Mutuality of Obligation is a common phrase when dealing with Employment Status disputes and is particularly relevant in the context of IR35. It is often one of the main factors for failing ir35.
The essence in IR35 disputes is to establish whether there is a “contract of service” (i.e. employed) or a “contract for services” (i.e. self employment).
Under normal employment conditions there exists a Mutuality of Obligation, in that the employer is obliged to provide work for the employee, and the employee is obliged to accept it. For an employee there is an expectation of regular employment until they are made redundant or leave on their own accord.
For most contractors this status does not exist, and is one factor towards arguing that the contractor is outside IR35. After an initial contract, the contractor is not obliged to accept another one and is free to go. Neither is the company obliged to offer one or continue paying the contractor. However, where the Contractor regularly works for the same Client on new or “rolling contracts”, this can be a pointer used by the Revenue towards employment.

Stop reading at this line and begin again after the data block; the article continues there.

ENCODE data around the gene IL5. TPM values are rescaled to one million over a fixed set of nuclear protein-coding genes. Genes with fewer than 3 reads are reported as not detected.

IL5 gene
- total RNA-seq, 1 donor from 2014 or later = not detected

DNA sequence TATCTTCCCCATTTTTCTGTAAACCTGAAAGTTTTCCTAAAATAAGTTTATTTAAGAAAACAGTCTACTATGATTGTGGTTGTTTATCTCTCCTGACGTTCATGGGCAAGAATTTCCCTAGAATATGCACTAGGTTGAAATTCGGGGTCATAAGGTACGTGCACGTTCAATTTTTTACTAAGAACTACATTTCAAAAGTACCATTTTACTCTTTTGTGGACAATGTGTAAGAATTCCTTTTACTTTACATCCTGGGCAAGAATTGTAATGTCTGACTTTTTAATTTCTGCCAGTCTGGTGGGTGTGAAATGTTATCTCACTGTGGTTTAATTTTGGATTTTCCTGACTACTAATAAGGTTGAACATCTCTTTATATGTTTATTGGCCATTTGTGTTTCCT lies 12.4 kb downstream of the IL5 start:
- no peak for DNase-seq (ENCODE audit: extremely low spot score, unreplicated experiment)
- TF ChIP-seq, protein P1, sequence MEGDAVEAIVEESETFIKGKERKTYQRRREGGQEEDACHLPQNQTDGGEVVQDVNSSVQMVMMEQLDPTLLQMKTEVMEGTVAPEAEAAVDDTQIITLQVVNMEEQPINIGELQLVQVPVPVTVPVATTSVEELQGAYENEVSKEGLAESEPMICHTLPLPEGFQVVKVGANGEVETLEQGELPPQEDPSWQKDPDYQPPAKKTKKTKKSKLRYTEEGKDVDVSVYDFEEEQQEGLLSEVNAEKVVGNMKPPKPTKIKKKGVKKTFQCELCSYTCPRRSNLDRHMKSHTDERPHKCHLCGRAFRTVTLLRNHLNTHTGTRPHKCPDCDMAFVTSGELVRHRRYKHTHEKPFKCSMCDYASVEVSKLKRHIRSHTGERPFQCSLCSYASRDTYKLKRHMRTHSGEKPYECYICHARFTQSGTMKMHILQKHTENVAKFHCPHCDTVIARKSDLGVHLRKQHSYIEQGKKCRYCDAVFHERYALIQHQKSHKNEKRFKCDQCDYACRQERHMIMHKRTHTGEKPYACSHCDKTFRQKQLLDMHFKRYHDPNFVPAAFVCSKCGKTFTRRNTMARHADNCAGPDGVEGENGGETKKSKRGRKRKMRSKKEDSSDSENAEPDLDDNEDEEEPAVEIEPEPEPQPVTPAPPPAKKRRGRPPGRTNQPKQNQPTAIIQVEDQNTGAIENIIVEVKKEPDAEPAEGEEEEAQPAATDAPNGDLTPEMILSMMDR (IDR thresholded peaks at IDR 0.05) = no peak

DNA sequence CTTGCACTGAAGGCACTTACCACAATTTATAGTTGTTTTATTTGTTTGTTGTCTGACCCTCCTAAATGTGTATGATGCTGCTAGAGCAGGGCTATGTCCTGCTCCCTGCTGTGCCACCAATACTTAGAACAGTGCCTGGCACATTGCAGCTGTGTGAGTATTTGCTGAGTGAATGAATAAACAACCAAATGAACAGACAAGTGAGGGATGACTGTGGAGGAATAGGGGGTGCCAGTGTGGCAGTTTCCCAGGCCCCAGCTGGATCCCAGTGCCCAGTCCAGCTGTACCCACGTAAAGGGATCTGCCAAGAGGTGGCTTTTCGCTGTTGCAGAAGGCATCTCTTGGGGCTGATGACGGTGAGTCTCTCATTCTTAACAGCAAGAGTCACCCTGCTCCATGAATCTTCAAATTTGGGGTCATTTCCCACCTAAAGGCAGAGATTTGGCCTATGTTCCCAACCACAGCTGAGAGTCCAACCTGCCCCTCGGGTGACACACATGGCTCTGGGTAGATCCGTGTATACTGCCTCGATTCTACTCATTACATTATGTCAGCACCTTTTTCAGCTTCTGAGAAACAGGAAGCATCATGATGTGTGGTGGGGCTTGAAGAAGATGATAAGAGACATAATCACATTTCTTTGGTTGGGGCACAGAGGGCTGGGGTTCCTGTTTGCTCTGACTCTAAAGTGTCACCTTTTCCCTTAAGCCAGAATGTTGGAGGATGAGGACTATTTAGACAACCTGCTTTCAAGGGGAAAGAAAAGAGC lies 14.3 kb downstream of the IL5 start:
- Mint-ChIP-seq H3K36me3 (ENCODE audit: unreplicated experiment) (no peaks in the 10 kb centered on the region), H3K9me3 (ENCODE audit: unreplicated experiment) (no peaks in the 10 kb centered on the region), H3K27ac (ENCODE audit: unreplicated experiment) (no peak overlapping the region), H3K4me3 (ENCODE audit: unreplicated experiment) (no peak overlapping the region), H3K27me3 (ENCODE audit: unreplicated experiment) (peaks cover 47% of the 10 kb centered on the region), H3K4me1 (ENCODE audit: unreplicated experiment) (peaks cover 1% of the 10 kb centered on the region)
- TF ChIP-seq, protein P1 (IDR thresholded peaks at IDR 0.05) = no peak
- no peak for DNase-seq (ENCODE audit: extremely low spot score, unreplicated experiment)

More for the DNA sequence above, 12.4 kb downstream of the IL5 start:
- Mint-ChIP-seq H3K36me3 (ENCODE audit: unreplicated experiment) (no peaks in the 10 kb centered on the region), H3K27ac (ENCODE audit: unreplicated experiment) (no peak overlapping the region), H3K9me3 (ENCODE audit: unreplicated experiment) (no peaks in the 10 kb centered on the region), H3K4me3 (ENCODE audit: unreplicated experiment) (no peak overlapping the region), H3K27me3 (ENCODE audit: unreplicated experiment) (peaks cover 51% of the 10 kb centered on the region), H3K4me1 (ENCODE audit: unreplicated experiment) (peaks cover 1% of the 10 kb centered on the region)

Contractors who operate more as consultants with a multiple client base will be at less risk to IR35, since they regularly accept or refuse work from different companies. This points towards more financial risk, which is another aspect in the judgement of a IR35 status dispute.
The issue of Mutuality of Obligation appears in two such cases, namely O’Kelly v Trustehouse Forte (1983) and Carmichael v National Power (1999). In both cases the question was asked whether there was obligation to offer and an obligation to accept future work. There was not and therefore there was not sufficient mutuality of obligation to form a “contract of service”.
The follow clause is typically used in contracts to ensure there is no contract of employment (contract of service):
“The client is not obliged to offer ongoing contracts or work to the company nor is the company obliged to accept such contracts or work if offered”
However, note that this factor alone will not ensure the contractor is definitely outside IR35. The whole picture needs to be viewed. The Revenue can even argue that the contract does not reflect the working practices of the relevant engagement.
Establishing employment status can be notoriously complex, and contractors are advised to seek professional legal advice to have their contracts reviewed for IR35 before entering into any contractual arrangement. For a small fee contractors can often find themselves on the better side of IR35 avoiding the considerable financial impact of being caught by IR35.